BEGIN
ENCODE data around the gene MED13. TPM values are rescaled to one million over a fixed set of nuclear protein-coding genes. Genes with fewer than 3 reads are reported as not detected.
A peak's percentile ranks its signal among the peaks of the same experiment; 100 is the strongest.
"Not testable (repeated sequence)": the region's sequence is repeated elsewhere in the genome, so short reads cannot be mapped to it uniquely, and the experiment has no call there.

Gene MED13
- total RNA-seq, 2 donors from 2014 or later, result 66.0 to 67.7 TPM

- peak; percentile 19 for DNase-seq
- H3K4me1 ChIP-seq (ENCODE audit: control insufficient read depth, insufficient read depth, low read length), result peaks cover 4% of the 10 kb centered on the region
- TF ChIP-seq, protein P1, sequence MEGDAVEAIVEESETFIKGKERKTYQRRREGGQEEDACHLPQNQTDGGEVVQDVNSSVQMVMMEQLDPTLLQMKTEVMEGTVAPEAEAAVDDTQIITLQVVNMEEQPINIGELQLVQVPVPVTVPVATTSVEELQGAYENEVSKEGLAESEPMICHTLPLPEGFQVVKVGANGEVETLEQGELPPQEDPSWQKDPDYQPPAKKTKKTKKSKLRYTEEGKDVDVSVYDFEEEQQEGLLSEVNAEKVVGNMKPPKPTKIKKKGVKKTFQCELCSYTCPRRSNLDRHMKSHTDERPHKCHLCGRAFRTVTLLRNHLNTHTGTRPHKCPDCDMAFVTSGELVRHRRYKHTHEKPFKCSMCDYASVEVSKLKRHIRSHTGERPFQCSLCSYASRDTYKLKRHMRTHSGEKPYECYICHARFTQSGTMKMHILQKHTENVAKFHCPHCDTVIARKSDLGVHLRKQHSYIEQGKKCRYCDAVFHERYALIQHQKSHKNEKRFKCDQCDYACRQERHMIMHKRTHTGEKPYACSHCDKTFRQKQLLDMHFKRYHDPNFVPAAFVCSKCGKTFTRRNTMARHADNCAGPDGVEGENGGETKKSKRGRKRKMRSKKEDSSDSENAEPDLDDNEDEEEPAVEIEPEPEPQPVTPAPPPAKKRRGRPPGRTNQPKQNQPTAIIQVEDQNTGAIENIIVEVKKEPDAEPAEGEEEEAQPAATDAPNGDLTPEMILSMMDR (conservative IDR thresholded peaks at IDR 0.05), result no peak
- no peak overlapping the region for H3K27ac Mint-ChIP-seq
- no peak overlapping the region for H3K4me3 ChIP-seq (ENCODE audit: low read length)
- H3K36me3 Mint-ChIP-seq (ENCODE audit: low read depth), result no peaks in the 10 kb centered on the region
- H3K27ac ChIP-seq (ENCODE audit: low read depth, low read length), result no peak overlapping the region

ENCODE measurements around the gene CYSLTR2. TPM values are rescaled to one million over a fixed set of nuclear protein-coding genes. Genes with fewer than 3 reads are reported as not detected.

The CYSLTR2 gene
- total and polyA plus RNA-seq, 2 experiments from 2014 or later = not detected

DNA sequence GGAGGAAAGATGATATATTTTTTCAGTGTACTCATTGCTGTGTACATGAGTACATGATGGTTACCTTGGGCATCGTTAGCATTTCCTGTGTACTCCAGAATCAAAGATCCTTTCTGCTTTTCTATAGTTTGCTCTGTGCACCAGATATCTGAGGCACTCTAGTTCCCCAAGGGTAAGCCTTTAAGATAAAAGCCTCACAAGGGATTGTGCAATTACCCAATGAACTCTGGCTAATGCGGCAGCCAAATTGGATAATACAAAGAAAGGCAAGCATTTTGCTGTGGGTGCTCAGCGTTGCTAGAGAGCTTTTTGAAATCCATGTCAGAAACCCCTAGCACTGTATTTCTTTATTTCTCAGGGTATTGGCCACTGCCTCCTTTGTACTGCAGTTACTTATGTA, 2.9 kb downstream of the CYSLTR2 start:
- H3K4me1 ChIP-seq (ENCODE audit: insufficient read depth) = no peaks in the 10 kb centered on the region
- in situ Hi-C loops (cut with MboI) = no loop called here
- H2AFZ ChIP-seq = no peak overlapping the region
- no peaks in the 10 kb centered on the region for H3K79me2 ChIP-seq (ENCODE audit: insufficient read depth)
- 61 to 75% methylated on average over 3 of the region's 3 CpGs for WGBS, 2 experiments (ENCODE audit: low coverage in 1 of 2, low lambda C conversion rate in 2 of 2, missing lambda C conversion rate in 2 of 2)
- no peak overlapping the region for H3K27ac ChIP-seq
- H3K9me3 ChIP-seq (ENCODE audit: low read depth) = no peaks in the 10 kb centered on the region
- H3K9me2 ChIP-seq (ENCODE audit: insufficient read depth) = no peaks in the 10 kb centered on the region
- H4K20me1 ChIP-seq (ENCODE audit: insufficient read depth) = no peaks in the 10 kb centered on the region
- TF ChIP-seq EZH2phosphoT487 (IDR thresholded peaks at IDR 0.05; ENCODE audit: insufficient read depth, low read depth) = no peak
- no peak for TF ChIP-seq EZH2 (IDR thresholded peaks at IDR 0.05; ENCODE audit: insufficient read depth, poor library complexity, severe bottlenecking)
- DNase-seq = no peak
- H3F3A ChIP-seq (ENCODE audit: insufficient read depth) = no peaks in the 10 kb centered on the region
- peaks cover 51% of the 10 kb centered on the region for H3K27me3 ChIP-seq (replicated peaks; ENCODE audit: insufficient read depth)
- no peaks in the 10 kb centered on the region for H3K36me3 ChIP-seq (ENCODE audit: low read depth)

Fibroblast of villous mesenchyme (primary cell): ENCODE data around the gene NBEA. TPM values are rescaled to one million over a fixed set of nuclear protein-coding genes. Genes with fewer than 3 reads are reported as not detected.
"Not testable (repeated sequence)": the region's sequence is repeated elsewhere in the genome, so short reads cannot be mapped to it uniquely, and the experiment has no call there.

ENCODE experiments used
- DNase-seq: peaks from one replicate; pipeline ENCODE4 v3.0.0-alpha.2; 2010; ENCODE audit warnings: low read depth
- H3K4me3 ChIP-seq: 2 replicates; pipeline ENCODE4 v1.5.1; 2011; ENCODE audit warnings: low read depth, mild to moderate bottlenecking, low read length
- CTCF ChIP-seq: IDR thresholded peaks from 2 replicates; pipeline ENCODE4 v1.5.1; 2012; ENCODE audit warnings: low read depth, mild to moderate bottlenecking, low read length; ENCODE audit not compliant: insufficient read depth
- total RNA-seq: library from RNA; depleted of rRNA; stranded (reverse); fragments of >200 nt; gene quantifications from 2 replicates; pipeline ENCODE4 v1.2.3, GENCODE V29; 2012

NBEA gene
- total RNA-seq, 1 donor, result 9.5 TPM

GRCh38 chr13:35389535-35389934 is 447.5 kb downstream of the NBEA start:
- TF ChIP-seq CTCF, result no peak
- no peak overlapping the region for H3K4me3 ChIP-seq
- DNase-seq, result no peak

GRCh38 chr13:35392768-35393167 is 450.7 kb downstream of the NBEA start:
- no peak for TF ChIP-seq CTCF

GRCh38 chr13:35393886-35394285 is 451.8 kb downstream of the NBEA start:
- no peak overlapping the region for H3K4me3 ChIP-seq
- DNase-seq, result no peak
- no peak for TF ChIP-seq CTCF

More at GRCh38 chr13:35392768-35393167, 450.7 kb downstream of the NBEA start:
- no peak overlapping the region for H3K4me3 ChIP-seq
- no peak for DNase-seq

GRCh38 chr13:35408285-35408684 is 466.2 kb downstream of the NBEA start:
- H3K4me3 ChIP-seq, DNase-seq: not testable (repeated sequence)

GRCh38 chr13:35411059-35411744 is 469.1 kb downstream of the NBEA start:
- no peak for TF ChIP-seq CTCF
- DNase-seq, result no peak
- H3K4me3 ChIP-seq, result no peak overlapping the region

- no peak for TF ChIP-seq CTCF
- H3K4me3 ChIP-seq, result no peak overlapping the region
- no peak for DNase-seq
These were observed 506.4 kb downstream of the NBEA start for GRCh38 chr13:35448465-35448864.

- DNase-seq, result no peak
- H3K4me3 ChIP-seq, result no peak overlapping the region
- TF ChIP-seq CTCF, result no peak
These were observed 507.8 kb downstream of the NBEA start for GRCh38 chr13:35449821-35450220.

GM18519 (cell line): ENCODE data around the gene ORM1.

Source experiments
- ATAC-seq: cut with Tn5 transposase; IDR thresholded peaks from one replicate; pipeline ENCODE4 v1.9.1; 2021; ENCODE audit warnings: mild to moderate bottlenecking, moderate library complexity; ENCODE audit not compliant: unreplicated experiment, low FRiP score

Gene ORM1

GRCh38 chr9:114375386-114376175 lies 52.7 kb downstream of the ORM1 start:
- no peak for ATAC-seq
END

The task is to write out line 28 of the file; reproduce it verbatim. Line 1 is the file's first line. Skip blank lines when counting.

- DNase-seq = no peak